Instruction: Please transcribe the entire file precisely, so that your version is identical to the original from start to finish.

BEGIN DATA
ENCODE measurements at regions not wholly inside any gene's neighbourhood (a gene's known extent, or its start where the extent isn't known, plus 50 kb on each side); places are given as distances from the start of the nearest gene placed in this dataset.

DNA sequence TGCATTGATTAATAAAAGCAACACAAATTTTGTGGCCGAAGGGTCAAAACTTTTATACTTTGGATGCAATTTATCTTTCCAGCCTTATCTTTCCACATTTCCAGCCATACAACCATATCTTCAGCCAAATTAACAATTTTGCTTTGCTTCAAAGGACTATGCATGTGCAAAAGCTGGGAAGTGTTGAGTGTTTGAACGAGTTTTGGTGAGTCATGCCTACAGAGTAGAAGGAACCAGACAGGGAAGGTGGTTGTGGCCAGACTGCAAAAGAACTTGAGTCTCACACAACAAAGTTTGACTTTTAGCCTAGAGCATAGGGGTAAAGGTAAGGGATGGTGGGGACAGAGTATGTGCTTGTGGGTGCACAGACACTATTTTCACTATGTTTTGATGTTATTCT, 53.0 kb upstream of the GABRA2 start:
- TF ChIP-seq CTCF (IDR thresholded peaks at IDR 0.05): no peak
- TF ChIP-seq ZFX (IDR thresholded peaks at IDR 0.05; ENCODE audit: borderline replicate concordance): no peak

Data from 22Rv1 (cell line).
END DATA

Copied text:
ENCODE measurements at regions not wholly inside any gene's neighbourhood (a gene's known extent, or its start where the extent isn't known, plus 50 kb on each side); places are given as distances from the start of the nearest gene placed in this dataset.

DNA sequence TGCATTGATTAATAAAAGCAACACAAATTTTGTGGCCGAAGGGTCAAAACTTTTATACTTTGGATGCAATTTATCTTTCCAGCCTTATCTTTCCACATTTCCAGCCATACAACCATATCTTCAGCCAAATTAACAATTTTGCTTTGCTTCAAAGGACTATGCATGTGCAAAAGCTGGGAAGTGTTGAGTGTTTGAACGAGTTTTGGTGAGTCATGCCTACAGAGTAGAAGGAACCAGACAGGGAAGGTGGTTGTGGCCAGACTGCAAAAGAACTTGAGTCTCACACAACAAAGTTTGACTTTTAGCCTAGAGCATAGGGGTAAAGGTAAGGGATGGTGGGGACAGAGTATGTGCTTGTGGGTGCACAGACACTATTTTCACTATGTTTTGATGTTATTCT, 53.0 kb upstream of the GABRA2 start:
- TF ChIP-seq CTCF (IDR thresholded peaks at IDR 0.05): no peak
- TF ChIP-seq ZFX (IDR thresholded peaks at IDR 0.05; ENCODE audit: borderline replicate concordance): no peak

Data from 22Rv1 (cell line).